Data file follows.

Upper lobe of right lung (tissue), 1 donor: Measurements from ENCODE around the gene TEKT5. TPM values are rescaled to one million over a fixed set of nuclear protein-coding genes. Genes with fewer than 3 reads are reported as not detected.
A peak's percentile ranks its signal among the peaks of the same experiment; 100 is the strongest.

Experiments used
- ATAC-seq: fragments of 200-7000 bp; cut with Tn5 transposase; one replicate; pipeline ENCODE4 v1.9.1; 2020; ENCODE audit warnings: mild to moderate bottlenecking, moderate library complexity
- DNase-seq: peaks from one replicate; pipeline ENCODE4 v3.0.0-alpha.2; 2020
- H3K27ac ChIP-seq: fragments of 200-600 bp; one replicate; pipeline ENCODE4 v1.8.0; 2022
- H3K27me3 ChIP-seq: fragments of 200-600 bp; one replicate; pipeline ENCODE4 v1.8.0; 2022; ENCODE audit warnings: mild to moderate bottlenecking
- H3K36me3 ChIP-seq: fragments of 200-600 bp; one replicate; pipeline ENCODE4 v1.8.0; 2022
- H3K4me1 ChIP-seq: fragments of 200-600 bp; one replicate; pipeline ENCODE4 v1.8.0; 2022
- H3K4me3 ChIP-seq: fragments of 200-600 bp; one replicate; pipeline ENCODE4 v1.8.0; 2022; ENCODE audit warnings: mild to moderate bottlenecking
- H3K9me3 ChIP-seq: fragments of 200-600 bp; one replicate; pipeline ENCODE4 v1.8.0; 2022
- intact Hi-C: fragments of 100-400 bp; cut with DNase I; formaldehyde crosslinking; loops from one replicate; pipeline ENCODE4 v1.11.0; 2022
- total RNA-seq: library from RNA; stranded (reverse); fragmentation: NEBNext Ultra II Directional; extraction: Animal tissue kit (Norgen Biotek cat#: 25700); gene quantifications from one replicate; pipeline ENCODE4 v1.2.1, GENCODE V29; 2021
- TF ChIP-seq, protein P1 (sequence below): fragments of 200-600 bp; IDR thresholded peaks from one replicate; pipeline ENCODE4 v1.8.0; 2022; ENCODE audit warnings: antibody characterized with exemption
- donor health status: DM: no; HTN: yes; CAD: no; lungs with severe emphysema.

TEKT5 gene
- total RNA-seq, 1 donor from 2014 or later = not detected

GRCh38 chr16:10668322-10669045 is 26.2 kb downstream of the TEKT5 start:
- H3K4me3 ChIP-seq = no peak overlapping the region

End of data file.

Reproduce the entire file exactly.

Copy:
Upper lobe of right lung (tissue), 1 donor: Measurements from ENCODE around the gene TEKT5. TPM values are rescaled to one million over a fixed set of nuclear protein-coding genes. Genes with fewer than 3 reads are reported as not detected.
A peak's percentile ranks its signal among the peaks of the same experiment; 100 is the strongest.

Experiments used
- ATAC-seq: fragments of 200-7000 bp; cut with Tn5 transposase; one replicate; pipeline ENCODE4 v1.9.1; 2020; ENCODE audit warnings: mild to moderate bottlenecking, moderate library complexity
- DNase-seq: peaks from one replicate; pipeline ENCODE4 v3.0.0-alpha.2; 2020
- H3K27ac ChIP-seq: fragments of 200-600 bp; one replicate; pipeline ENCODE4 v1.8.0; 2022
- H3K27me3 ChIP-seq: fragments of 200-600 bp; one replicate; pipeline ENCODE4 v1.8.0; 2022; ENCODE audit warnings: mild to moderate bottlenecking
- H3K36me3 ChIP-seq: fragments of 200-600 bp; one replicate; pipeline ENCODE4 v1.8.0; 2022
- H3K4me1 ChIP-seq: fragments of 200-600 bp; one replicate; pipeline ENCODE4 v1.8.0; 2022
- H3K4me3 ChIP-seq: fragments of 200-600 bp; one replicate; pipeline ENCODE4 v1.8.0; 2022; ENCODE audit warnings: mild to moderate bottlenecking
- H3K9me3 ChIP-seq: fragments of 200-600 bp; one replicate; pipeline ENCODE4 v1.8.0; 2022
- intact Hi-C: fragments of 100-400 bp; cut with DNase I; formaldehyde crosslinking; loops from one replicate; pipeline ENCODE4 v1.11.0; 2022
- total RNA-seq: library from RNA; stranded (reverse); fragmentation: NEBNext Ultra II Directional; extraction: Animal tissue kit (Norgen Biotek cat#: 25700); gene quantifications from one replicate; pipeline ENCODE4 v1.2.1, GENCODE V29; 2021
- TF ChIP-seq, protein P1 (sequence below): fragments of 200-600 bp; IDR thresholded peaks from one replicate; pipeline ENCODE4 v1.8.0; 2022; ENCODE audit warnings: antibody characterized with exemption
- donor health status: DM: no; HTN: yes; CAD: no; lungs with severe emphysema.

TEKT5 gene
- total RNA-seq, 1 donor from 2014 or later = not detected

GRCh38 chr16:10668322-10669045 is 26.2 kb downstream of the TEKT5 start:
- H3K4me3 ChIP-seq = no peak overlapping the region